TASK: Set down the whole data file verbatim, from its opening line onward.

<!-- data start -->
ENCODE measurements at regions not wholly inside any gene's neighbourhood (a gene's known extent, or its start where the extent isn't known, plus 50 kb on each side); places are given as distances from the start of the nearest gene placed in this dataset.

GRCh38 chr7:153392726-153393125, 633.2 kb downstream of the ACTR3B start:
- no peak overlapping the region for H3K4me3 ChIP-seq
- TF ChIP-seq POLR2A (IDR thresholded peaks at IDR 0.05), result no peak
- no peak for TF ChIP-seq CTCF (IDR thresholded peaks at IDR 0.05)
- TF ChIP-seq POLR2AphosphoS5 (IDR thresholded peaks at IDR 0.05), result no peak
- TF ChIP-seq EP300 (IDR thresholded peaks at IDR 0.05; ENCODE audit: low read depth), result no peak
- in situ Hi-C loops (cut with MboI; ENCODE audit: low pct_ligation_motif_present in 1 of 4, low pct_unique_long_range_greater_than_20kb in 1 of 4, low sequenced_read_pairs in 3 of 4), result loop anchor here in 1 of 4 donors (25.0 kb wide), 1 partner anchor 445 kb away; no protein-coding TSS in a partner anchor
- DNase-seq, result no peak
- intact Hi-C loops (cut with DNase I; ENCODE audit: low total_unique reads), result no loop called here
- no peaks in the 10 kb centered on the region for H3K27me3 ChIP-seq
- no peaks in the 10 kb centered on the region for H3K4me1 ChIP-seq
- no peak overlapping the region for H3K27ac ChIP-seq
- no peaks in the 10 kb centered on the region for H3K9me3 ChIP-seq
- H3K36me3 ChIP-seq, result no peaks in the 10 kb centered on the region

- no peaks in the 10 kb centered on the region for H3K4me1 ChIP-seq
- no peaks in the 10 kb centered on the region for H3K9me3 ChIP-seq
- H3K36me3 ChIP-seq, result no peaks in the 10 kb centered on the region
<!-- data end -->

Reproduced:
ENCODE measurements at regions not wholly inside any gene's neighbourhood (a gene's known extent, or its start where the extent isn't known, plus 50 kb on each side); places are given as distances from the start of the nearest gene placed in this dataset.

GRCh38 chr7:153392726-153393125, 633.2 kb downstream of the ACTR3B start:
- no peak overlapping the region for H3K4me3 ChIP-seq
- TF ChIP-seq POLR2A (IDR thresholded peaks at IDR 0.05), result no peak
- no peak for TF ChIP-seq CTCF (IDR thresholded peaks at IDR 0.05)
- TF ChIP-seq POLR2AphosphoS5 (IDR thresholded peaks at IDR 0.05), result no peak
- TF ChIP-seq EP300 (IDR thresholded peaks at IDR 0.05; ENCODE audit: low read depth), result no peak
- in situ Hi-C loops (cut with MboI; ENCODE audit: low pct_ligation_motif_present in 1 of 4, low pct_unique_long_range_greater_than_20kb in 1 of 4, low sequenced_read_pairs in 3 of 4), result loop anchor here in 1 of 4 donors (25.0 kb wide), 1 partner anchor 445 kb away; no protein-coding TSS in a partner anchor
- DNase-seq, result no peak
- intact Hi-C loops (cut with DNase I; ENCODE audit: low total_unique reads), result no loop called here
- no peaks in the 10 kb centered on the region for H3K27me3 ChIP-seq
- no peaks in the 10 kb centered on the region for H3K4me1 ChIP-seq
- no peak overlapping the region for H3K27ac ChIP-seq
- no peaks in the 10 kb centered on the region for H3K9me3 ChIP-seq
- H3K36me3 ChIP-seq, result no peaks in the 10 kb centered on the region

- no peaks in the 10 kb centered on the region for H3K4me1 ChIP-seq
- no peaks in the 10 kb centered on the region for H3K9me3 ChIP-seq
- H3K36me3 ChIP-seq, result no peaks in the 10 kb centered on the region